Asthma (Pediatric): Overview

Reviewed by Ronina A. Covar, MD

What is Asthma?

For some children with asthma, their first asthmatic experience can be a frightening asthma attack — heavy wheezing, a tight chest and shortness of breath can quickly catch their active young bodies off guard.

For others, asthma can present subtly, with exercise intolerance or a chronic cough. Asthma is a chronic lung disease, sometimes worrisome and inconvenient, but a manageable condition. With proper understanding, good medical care and monitoring, you and your child can keep asthma well controlled. That’s our treatment goal at National Jewish Health, to teach patients and families how to manage asthma, so that they can lead full and productive lives.

If your child has asthma, he or she is not alone. In the United States, asthma affects 22 million people. It is the most common chronic disease of childhood. Today, 6 million children have asthma.

 

What are the Goals of Asthma Treatment?

Your child should be able to:

  • Participate in activities, including physical activity without asthma symptoms,

  • Sleep through the night without asthma symptoms,

  • Have normal or near normal lung function,

  • Have few, if any, emergency room visits and hospitalizations,

  • Have few, if any, side effects from the medications taken and

  • Feel good about his or her asthma care.

 

Typical changes in the airways include:

Asthma, also known as reactive airway disease, is defined as a chronic lung condition with:

  • Inflammation (swelling of the airways

  • Increased sensitivity of the airways to a variety of things that make asthma worse

  • Obstruction of airflow

Understanding Asthma

 

Let’s look take a closer look at the airways in the lungs with controlled and uncontrolled asthma.

Inflammation

Recent research has shown that inflammation (swelling) of the lining of the airways is the most common chronic feature of asthma. When they are stimulated, certain cells lining the airways produce chemical substances (mediators), which leads to inflammation and excessive mucus. This causes the airway lining to swell and narrow. The inflammation may last for weeks following an episode. Most people with asthma have some degree of inflammation all of the time.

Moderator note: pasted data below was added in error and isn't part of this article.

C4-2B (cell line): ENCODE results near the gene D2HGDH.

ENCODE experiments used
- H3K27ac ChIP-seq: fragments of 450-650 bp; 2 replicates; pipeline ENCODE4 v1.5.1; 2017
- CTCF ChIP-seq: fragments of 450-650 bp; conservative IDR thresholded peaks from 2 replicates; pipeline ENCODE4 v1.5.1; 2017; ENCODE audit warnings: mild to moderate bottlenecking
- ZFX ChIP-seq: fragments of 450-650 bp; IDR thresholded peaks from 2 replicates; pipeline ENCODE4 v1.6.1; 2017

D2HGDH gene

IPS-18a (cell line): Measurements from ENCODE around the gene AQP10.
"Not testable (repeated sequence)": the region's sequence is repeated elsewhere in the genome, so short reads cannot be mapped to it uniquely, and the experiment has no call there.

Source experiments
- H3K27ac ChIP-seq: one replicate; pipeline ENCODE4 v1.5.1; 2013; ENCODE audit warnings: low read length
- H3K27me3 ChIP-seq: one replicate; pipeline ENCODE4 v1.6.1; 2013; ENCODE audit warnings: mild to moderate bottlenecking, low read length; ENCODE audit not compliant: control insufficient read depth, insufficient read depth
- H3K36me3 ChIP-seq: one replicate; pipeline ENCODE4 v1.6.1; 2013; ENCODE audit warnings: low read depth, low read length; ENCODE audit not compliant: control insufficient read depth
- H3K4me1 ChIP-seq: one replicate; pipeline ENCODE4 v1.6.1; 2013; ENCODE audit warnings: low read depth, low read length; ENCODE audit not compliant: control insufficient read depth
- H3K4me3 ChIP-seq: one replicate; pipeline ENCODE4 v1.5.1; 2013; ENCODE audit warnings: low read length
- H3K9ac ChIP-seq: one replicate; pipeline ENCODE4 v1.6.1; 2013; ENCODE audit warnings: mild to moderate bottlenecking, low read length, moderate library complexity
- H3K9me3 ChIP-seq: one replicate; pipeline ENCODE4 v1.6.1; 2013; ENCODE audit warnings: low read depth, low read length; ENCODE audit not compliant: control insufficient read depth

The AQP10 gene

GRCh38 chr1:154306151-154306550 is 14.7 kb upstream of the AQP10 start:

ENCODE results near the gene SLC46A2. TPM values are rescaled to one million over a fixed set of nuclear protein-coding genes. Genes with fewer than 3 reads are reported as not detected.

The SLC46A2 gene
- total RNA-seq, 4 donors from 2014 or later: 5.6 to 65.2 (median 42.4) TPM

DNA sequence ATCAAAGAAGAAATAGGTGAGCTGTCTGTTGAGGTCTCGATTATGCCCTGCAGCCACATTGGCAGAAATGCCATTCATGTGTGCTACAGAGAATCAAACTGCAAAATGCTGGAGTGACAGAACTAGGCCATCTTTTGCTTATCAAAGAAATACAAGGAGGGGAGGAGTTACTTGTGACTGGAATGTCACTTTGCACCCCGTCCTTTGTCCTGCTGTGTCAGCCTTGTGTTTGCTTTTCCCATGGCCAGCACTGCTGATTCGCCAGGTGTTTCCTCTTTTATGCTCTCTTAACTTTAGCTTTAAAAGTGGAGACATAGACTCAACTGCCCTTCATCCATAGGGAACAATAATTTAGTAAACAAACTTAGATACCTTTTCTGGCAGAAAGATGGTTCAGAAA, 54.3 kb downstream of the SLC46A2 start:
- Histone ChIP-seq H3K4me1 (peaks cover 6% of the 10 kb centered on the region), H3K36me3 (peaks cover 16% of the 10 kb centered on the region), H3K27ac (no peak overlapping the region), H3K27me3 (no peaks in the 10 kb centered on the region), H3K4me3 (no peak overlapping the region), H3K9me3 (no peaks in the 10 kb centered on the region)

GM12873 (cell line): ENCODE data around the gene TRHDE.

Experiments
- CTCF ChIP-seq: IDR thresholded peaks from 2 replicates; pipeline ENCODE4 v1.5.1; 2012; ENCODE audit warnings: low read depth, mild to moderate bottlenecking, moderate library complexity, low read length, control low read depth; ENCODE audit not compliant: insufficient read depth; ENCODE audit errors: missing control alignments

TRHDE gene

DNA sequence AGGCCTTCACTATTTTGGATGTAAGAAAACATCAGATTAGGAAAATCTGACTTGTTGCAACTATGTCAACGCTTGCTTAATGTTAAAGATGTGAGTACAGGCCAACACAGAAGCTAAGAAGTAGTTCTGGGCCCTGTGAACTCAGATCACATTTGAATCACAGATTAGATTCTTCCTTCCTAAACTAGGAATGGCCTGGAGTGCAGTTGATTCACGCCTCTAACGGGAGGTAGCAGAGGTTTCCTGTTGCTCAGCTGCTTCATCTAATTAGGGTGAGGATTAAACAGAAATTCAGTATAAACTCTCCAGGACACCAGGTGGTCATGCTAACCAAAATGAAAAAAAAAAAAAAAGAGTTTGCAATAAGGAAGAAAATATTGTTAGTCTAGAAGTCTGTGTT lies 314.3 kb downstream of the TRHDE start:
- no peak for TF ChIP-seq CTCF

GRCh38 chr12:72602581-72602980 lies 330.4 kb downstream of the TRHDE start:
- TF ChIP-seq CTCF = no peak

Some long-term control medications can help prevent and reduce inflammation.

 

Increased Sensitivity

Another characteristic of asthma is increased sensitivity of the airways. When inflammation occurs in the airways, the airways become more sensitive (or "twitchy"). When the airways are more sensitive, your child is more likely to have asthma symptoms when exposed to things that make asthma worse. When there is less inflammation, the airways are less sensitive, and your child is less likely to have asthma symptoms when exposed to things that make asthma worse.

 

Airway Obstruction

In addition to inflammation and thick mucus production, further airway obstruction can occur with asthma. This obstruction is caused by tightening of muscles that surround the airways, called bronchospasm.

Bronchospasm causes further narrowing of the inflamed airways.

Inhaled quick-relief medications are generally very effective in reversing a bronchospasm.

 

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